We respect China and celebrate its culture, but demand responsibility on China’s part. Mismanagement of foreign policy, including decisions by Western leaders to pursue delegitimizing actions such as cultural boycotts, will create greater distrust bereft of constructive policy impact.

– from the Jerusalem Post today.

It’s ironic that the masters of rapprochement in Tel Aviv give such sound advice. Replace CCP with PA. Will it be heeded? Probably not.

Narrow Window on a Storm

Winston Churchill once wrote “It’s not the government that makes war in a democracy, but the people – and the people are asleep in the free democracies today, lulled into inaction by a ‘softening up’ process of our enemy.”
Is Islam the ‘enemy’ of the West? Italy has thousands of polygamous, frequently unhappy marriages, the state appears to turn a blind eye in the name of ‘cultural sensitivity’. In Britain and Spain, where large Muslim communities also have settled, some officials favour recognizing polygamous marriage as a way to ensure the wives’ access to pensions, medical care and other state benefits. One problem seems intractable. The application of human rights, and what the West perceives as ‘civilised’ behaviour is in some cases directly at odds with the Shariat. For example, what are Norwegian Muslims to do, since homosexuality is punishable by death by beheading under Islamic law.
If they all take four wives, they might be able to breed themselves into power, using the very democracy they wish to overthrow. It seems that the clash of cultures is irreconcilable thus. much like fighting dogs, separation or defeat is inevitable. Alternatively, tolerant and judicious planning and a complete paradigm shift in everybody’s thinking might just prevent holocaust. Islam is culturally accustomed to waiting. The West is not. H’m.

Mourning Glory

It’s been an interesting week. The remains of an ancient Thracian chariot was unearthed in Bulgaria and the next episode of Chariots of Fire in Beijing has begun. The razzmatazz has, of course, to be bigger, better, brighter and a lot more expensive than last time, with, so far, an American dream team – again – convincingly routing the host nation (what, I wonder, is a ‘tomahawk dunk’?) and a swimmer with an independence of muscular control so well-honed that he might as well not bother competing until the finals when he can haul off all eight golds in a handcart. Finally, here’s someone who might be able to topple the legendary Mark Spitz, whose perfect dentition and seven golds I remember seeing in Munich in 1972. This was the same Olympics when members of the Israeli Olympic team were taken hostage by Black September, and twelve lives were lost.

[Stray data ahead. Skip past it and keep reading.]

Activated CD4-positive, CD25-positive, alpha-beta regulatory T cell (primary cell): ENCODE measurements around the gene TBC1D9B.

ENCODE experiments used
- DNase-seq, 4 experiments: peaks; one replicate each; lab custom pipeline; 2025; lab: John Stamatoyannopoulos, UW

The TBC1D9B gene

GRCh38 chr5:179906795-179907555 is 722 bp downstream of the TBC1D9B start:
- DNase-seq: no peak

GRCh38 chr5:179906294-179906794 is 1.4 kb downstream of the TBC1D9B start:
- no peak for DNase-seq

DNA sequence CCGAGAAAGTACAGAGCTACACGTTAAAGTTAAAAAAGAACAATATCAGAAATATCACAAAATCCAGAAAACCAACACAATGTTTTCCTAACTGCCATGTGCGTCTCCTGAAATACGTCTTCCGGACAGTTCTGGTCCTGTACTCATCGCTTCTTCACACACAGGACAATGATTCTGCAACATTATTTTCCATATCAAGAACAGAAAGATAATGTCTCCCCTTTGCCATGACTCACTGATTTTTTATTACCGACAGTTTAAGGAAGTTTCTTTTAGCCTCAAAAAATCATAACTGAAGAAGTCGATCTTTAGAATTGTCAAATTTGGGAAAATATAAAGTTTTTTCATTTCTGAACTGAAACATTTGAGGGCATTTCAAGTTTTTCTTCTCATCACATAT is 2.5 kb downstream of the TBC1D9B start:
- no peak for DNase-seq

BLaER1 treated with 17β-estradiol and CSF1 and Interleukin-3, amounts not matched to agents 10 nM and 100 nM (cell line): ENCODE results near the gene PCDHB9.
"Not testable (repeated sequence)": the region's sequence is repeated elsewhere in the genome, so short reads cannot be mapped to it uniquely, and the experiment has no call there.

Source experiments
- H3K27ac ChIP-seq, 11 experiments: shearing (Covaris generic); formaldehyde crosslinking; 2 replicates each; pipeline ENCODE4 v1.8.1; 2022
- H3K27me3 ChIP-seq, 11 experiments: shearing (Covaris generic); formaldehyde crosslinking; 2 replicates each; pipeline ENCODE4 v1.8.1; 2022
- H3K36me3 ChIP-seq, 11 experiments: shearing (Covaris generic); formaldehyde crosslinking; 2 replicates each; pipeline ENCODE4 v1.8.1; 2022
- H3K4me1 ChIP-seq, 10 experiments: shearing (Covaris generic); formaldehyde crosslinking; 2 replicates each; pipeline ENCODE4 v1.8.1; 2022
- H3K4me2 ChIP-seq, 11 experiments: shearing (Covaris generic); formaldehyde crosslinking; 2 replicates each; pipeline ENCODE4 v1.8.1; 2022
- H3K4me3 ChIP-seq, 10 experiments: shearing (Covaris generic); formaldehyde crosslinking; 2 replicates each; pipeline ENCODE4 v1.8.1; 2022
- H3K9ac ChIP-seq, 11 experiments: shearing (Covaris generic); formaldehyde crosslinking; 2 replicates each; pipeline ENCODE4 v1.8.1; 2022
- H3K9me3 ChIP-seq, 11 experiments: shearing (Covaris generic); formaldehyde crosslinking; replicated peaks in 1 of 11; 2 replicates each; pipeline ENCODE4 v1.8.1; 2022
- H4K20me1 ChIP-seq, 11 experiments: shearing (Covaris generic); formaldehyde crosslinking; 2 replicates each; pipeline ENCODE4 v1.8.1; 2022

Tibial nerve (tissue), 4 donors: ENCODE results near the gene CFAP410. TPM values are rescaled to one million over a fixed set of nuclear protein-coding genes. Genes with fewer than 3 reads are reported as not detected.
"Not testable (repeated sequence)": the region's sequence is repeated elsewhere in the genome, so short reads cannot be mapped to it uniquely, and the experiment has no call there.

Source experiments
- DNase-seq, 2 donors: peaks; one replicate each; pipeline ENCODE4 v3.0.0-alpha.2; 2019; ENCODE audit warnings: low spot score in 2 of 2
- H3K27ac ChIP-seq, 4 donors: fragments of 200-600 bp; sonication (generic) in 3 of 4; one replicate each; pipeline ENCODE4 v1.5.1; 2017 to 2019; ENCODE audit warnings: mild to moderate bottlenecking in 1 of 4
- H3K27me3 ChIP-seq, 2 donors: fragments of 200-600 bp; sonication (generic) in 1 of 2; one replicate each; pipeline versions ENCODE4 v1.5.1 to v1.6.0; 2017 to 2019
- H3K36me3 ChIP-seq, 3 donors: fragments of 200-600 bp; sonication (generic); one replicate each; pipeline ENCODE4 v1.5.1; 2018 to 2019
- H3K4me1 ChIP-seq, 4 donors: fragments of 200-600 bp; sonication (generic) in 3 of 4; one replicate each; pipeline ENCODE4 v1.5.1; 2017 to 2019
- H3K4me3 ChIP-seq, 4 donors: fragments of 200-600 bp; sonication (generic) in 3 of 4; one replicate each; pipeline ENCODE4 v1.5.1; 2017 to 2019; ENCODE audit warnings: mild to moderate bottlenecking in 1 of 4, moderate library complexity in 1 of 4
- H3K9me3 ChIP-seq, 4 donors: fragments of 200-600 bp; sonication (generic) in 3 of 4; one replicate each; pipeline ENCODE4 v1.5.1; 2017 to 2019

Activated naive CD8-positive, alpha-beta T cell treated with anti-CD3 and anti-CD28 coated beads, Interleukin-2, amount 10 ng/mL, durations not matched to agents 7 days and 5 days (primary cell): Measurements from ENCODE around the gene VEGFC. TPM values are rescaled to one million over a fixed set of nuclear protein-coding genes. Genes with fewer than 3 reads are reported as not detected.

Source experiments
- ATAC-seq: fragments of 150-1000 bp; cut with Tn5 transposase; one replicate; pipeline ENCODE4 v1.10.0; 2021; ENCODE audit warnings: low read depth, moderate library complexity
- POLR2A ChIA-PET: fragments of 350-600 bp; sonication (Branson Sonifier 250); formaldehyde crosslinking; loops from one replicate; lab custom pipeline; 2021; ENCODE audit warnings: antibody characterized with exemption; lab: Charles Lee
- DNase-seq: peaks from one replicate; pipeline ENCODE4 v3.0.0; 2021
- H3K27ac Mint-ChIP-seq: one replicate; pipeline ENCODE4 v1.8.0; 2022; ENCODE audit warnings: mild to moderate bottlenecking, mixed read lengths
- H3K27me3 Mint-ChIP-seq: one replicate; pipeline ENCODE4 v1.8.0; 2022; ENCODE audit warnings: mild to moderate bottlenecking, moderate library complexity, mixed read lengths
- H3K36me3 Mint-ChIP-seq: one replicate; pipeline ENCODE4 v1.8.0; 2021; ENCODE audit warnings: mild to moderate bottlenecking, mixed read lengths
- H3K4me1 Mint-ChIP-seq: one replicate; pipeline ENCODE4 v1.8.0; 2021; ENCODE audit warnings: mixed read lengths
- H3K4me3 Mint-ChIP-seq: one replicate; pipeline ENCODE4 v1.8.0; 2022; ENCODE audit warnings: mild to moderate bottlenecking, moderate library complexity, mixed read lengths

Coincidentally, this week saw the fast of Tisha Be’av when the Jews mourn in commemoration of the destruction of the Temples, presumably also with loss of life. The Ninth of Av was the day, according to the rabbis, on which both great structures were destroyed, the first by the Babylonians in 586 BCE, the second by the Romans in 70 CE. On the eve of the day of mourning and fasting, religious Jews read the Book of Lamentations (Eicha), ascribed to the prophet Jeremiah who witnessed the destruction by the Babylonians. Commemoration of Tisha Be’av takes place most publicly at the only portion remaining, the Wall. Given a choice of the Water Cube or the Wall, I think the latter, in spite of these incomparably perfect synchronised 3m springboard gold medallists, giving China the lead in the medals table.


My apocalyptic streak resurfaces sometimes. The fate of humanity, the Earth and the London Olympics is seriously in question as 2012 marks the termination of the 13th b’ak’tun cycle, and possibly the end of the world, according to Mayan prophecy, which, of course, everybody knows. H’m. Geomagnetic reversal might be the lever this time, which will no doubt bewilder a large number of migrating wildfowl who might find themselves temporarily homeless. I find myself taking the longer view, much like the Archbishop of Canterbury, so catastrophe might be a Black Swan inevitability at some unspecified, Mandelbrotian time, but in the short term, let’s all try to keep the keel in the water and hopefully we all won’t capsize.
The water chute is from the Mayan temple in Atlantis. Of course. Where else…

Big Timba

……….is 1600ft long and an exhilarating ride, especially in the rain. Apart from a frisson of probabilistic, almost Gaussian uncertainty, the adrenalin rush was sufficiently modulated to permit enjoyment of the scenery. Especially upside down. There’s even time to think. I found myself musing on retrospective distortion – an examining of past events without adjusting for the forward passage of time, leading to the illusion of posterior predictability. Fings ain’t what they used to be because we not only remember imperfectly but do so in the context of a personal and limited historical worldview. I went to a dance festival recently – not a bestseller for me – and it was rather like attending as a participant, a children’s tea party. Big fun when you’re six.